Phase 2 – Manipulation

Next, the attacker established a complex loop of borrowing and depositing against the LendingPool contract, manipulating the collateral and debt positions. This involved strategically placing and removing collateral using Exploit contract 2 and 3.

Exploit contract 3 was able to keep borrowing more and more sUSDe, because Exploit contract 2 kept filling back the borrowed assets. This lead to a significant debt for Exploit contract 3 in the LendingPool, resulting in an unhealthy Health Factor for Exploit contract 3’s debt.

During this phase, the attacker manipulated the state of Curve pools, which the LendingPool’s oracle relied on for price calculations. This manipulation caused the price of sUSDe to change from $0.98821237 to $1.03183659.

Phase 3 – Liquidation

In the next step, Exploit contract 2 executed a series of liquidationCalls on the LendingPool contract, liquidating the unhealthy debt created by Exploit contract 3. Due to the higher sUSDe price, Exploit contract 2 was able to pay off the debt of Exploit contract 3 at a much more favourable rate than Exploit contract 3 would have otherwise needed to.

Additionally, Exploit contract 4 borrowed Dai and USDT at the new price.

Phase 4 – UwU Lend Attack Clean-up

Ultimately, all the stolen and borrowed funds during the UwU Lend attack were converted to ETH and transferred to the attacker’s EOA. Notably, the attacker obtained 1946.89 ETH in the initial transaction alone, equivalent to $6.7 million at the time of the hack.

Thankfully, the UwU team was able to manually pause the victim contract approximately an hour after the UwU Lend attack.


This case highlights the undeniable needs for automatic and real-time transaction security in web3.

Audits are an incredibly useful tool to combat exploits, but they are insufficient as fraudsters get increasingly sophisticated. Real-time defenses are necessary, especially if a contract needs to manually be paused. Every second counts. CUBE3.AI is here to level up the security for real-time contract and community defenses. Stop crime before $18 million in losses occur.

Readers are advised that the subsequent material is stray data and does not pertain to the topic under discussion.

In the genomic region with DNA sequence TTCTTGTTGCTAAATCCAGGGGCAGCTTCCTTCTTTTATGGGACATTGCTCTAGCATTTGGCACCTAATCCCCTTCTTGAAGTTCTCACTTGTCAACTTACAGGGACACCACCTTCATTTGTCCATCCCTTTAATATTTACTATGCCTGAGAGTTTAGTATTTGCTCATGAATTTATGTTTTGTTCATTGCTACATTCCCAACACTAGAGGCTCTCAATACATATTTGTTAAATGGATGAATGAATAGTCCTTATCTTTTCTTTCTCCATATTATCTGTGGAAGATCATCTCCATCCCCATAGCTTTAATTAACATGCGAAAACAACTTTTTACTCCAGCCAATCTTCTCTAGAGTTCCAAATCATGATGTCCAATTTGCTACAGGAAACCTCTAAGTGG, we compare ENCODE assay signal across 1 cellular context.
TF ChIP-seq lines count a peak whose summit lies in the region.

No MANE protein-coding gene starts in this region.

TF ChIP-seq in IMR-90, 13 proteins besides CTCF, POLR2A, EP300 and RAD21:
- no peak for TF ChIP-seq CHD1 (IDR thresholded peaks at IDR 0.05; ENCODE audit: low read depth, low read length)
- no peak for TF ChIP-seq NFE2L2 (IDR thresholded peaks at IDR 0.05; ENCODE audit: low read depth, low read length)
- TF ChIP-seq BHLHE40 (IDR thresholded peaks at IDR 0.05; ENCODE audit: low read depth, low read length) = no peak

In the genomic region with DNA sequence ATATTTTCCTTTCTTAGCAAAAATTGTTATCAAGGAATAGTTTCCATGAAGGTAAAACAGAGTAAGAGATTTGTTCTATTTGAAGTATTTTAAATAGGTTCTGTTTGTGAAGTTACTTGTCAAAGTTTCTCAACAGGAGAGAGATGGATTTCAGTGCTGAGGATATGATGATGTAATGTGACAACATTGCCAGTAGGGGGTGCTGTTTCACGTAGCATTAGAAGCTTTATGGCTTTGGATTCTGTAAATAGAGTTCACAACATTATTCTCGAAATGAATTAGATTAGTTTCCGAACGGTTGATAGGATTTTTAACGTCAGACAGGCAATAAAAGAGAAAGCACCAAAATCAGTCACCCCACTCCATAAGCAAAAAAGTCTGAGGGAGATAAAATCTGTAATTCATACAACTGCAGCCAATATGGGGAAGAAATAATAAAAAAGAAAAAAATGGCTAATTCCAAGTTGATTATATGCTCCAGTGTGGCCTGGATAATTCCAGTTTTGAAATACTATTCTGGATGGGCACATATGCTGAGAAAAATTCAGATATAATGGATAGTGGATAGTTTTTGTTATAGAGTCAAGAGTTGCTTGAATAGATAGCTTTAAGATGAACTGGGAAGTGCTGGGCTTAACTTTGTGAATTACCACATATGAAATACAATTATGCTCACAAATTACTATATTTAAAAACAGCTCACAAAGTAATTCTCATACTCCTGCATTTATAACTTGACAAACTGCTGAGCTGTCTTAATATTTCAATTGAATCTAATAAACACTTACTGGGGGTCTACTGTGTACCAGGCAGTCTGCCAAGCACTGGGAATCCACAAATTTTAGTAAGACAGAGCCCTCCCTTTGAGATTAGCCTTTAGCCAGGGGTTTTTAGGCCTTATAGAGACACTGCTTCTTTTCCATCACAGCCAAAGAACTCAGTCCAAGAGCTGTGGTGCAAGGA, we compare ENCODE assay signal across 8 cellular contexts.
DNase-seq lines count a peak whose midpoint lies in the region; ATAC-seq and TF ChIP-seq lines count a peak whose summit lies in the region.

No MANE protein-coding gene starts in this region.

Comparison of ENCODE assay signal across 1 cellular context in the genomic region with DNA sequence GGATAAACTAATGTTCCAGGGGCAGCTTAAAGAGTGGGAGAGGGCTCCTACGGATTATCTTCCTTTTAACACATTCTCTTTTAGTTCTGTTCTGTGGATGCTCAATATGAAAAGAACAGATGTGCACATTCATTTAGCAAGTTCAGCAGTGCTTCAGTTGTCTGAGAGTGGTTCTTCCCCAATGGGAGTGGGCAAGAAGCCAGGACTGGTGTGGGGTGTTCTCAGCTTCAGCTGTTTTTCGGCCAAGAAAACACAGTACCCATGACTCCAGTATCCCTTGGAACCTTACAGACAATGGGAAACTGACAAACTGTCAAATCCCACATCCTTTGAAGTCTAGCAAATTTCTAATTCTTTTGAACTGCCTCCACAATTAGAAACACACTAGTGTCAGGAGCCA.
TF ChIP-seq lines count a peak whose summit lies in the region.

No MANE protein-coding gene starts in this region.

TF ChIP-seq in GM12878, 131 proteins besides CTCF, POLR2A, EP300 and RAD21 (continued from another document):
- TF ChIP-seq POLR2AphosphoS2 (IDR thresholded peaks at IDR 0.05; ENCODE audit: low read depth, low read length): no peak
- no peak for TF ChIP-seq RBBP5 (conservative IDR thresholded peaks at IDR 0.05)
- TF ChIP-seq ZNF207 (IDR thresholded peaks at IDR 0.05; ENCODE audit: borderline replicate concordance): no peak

With the use of tools like CUBE3’s Runtime Application Self-Protection (RASP), projects and protocols can prevent crime before it happens.


1. Malicious transactions

  1. 0x242a0fb4fde9de0dc2fd42e8db743cbc197ffa2bf6a036ba0bba303df296408b – $7.15M
  2. 0xb3f067618ce54bc26a960b660cfc28f9ea0315e2e9a1a855ede1508eb4017376 – $6.72M
  3. 0xca1bbf3b320662c89232006f1ec6624b56242850f07e0f1dadbe4f69ba0d6ac3 – $4.14M

2. Funding via Tornado Cash

2.1 Direct Tornado Cash funding

The attacker address received direct funding from Tornado Cash in the following transactions:

  1. 0x939b91bbd7ebd0762c9dfd9d667533ada350e16071dd1ef75c2cad094daea16b
  2. 0xb36e4a35e0e4aef086b8acc6b8ff04b730fe525fcd0a9a40c294209c82fd57fb
  3. 0x8ef14f4d475a1ab2e45616c2c82aab55a3a3e26ea6b420ccaa1e7c9e9595a435
  4. 0x9e44d592d3deacfe1d140a797920c6bc059df43791c0a382ba7aeb1347aa27e1
  5. 0xb7ec147843bb881842fb3d30020fb0380d5cfc83cad1f8123359237b90f201b6

2.1 Indirect Tornado Cash funding

Address 0x632E6b5EEC0e52F54Bdd62814D8E242Bc3291ee7 received ~1 ETH from Tornado Cash in transaction 0xb50a8e3b00cd374babf303f36837632128bf5cf86f0696a2434998d451ce6fdc, forwarded to attacker address in transaction 0x1bd71e634dcb794c25f2d49eee13b833a9f51156f19f0f0a5976a4d0eb50a557.

Tamás Kelemen

Tamás Kelemen

CUBE3.AI Security Researcher